The Lithuanians were not prepared for the assault. They had only two battalions, stationed near Jašiūnai and Rūdninkai along the Merkys River, shielding the city from Poland. Their main forces were still in the Suwałki Region and to the west from Druskininkai and Varėna. Without the railway, Lithuanian units could not be easily redeployed to protect Vilnius. After it became clear that Żeligowski would not stop in Vilnius, Commander of the Lithuanian Army Silvestras Žukauskas, who had recently taken the position on October 6, ordered the city evacuated in the afternoon on October 8. They left the city's administration to Entente official Constantin Reboul. First Polish units entered the city around 2:15 PM on October 9, Żeligowski entered Vilnius in the evening the same day. He did not recognize Reboul's authority and Entente officials left the city in protest. On October 12, Żeligowski proclaimed the independence of the Republic of Central Lithuania, with Vilnius as its capital. The name aligned with Piłsudski's vision of historical Lithuania, divided into three cantons: Lithuanian-inhabited Western Lithuania with its capital in Kaunas, Polish-inhabited Central Lithuania with its capital in Vilnius, and Belarusian-inhabited Eastern Lithuania with its capital in Minsk. Further developments of other cantons were prevented by Polish National Democracy, a party opposed to Piłsudski's federalist ideas.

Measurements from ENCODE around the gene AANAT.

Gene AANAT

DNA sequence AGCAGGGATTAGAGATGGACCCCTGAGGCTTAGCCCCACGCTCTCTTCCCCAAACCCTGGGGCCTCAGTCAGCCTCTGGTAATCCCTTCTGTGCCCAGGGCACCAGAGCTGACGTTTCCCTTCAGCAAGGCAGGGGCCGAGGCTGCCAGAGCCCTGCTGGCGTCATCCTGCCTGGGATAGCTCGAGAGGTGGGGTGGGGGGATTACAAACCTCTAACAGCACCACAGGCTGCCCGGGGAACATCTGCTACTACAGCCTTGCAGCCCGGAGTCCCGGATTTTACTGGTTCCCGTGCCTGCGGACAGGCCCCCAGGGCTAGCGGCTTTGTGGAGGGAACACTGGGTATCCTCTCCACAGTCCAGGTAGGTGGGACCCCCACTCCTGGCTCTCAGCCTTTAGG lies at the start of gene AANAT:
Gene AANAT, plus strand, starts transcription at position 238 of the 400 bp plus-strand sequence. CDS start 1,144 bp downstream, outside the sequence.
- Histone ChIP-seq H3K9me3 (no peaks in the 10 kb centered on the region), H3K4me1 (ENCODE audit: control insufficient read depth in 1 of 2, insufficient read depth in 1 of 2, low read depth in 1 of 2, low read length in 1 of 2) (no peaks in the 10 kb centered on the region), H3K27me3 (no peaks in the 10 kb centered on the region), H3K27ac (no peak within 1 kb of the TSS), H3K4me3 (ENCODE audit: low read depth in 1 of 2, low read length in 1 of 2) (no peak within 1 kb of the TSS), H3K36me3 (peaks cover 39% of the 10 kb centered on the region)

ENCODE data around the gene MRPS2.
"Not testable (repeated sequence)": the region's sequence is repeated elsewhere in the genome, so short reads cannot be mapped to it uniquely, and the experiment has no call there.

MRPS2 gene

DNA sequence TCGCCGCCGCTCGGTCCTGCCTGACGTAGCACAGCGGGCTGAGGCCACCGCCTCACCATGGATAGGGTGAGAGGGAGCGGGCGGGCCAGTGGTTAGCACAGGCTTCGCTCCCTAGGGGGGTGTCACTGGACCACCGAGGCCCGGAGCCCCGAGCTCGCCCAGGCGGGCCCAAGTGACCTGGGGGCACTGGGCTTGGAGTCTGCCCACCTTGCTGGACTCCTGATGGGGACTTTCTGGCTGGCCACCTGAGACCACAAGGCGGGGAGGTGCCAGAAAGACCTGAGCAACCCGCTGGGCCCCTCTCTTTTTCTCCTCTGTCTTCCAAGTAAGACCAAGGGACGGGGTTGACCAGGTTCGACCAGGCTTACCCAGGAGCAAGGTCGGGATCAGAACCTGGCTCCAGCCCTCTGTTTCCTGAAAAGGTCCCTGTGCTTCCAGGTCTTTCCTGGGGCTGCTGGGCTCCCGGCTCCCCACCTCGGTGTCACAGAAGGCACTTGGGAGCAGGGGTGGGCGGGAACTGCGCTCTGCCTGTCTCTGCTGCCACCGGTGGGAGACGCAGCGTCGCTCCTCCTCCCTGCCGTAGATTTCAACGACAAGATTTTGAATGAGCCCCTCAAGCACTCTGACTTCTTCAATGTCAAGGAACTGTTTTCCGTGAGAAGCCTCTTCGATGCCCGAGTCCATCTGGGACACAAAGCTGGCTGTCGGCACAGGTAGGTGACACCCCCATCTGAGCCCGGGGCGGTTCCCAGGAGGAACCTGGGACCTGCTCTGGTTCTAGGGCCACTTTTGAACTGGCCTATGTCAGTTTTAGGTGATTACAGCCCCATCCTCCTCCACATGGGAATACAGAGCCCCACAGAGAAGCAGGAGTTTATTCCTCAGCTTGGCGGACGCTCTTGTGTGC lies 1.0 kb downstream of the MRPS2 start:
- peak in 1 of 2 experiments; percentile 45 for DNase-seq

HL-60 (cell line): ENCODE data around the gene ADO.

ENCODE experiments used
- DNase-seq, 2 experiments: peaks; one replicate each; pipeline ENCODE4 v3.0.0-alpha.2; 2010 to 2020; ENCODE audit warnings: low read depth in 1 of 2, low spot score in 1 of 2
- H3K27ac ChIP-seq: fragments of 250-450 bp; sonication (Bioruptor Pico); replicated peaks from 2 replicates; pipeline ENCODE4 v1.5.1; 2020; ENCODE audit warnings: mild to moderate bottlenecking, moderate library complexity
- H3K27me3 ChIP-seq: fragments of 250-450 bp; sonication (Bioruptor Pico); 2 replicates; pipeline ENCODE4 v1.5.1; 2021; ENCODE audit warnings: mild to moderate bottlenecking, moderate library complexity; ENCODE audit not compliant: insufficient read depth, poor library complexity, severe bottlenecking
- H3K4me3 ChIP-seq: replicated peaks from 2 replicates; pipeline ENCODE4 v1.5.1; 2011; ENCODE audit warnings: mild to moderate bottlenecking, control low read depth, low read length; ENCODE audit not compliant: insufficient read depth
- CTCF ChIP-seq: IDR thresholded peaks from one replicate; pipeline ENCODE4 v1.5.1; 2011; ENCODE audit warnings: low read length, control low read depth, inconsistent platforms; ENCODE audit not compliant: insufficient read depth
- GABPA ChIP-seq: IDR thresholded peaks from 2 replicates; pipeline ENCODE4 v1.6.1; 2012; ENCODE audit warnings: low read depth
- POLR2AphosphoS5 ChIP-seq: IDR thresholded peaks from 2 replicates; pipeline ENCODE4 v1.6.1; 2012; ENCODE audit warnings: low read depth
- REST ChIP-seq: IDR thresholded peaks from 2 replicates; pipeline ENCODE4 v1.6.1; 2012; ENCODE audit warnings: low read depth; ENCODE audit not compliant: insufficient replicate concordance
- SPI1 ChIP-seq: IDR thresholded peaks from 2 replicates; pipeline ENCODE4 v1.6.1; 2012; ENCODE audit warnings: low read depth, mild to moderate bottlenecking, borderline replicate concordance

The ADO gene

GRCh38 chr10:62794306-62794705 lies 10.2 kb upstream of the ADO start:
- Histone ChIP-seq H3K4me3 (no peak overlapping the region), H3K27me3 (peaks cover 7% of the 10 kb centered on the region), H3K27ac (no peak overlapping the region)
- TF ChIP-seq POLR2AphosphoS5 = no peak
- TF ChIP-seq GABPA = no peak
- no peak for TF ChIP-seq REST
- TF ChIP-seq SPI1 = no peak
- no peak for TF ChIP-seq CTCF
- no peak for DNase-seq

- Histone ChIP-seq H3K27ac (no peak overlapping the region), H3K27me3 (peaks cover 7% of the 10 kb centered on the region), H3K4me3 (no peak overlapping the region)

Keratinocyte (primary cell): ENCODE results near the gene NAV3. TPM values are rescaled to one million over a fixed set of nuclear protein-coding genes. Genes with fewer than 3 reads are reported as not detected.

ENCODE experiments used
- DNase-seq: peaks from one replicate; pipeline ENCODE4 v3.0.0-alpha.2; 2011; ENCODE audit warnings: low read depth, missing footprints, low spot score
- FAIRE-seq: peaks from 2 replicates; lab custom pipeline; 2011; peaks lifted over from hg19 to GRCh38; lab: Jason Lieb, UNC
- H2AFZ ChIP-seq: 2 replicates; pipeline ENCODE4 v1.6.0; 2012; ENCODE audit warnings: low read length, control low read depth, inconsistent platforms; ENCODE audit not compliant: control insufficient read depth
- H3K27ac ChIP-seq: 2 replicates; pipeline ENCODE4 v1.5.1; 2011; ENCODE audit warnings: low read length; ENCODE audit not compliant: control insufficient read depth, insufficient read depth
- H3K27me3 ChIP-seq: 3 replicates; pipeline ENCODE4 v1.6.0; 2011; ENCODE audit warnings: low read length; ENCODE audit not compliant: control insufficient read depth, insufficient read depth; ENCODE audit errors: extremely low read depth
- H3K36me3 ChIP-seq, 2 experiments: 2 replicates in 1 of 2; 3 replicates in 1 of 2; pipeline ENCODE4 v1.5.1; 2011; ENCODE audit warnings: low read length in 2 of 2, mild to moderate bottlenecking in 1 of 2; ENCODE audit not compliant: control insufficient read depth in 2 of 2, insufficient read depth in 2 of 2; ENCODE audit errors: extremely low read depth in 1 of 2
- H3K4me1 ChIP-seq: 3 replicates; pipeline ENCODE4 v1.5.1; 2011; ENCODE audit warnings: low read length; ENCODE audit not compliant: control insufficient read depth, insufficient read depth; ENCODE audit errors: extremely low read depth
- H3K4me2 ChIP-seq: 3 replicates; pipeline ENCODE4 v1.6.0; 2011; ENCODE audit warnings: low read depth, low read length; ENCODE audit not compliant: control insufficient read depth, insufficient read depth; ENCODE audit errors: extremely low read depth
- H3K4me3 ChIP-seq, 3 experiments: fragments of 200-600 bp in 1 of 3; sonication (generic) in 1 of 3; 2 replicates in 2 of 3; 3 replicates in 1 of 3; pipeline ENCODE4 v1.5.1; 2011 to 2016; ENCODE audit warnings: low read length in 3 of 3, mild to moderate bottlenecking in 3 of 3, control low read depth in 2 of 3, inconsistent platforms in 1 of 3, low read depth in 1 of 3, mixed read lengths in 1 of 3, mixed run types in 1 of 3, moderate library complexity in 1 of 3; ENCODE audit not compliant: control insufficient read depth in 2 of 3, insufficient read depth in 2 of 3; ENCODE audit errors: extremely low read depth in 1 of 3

Żeligowski's units continued to advance: territories east of the city were taken without resistance while Lithuanians defended in the west. Żeligowski took Švenčionys and Rūdiškės on October 10, Nemenčinė on October 11, Lentvaris on October 13, Rykantai on October 15. The front somewhat stabilized on the southern (left) side of the Neris River, but fighting continued on the northern (right) side of Neris. On October 18, the Lithuanian army began a failed counteroffensive trying to retake Vilnius. When Polish cavalry manoeuvred towards Riešė, it learned from the local population the location of the command of the 1st Riflemen Division. On October 21, the cavalry raided the village and took the entire command prisoner. Left without their commanders, the Lithuanians retreated and Poles took Maišiagala and Paberžė. Żeligowski at this point offered peace negotiations but was refused by the Lithuanian command. On October 26, another cavalry raid captured Dubingiai, Giedraičiai and Želva and threatened Ukmergė. However, Lithuanians counterattacked and took back Želva on October 30 and Giedraičiai on November 1. For a while, the front stabilized.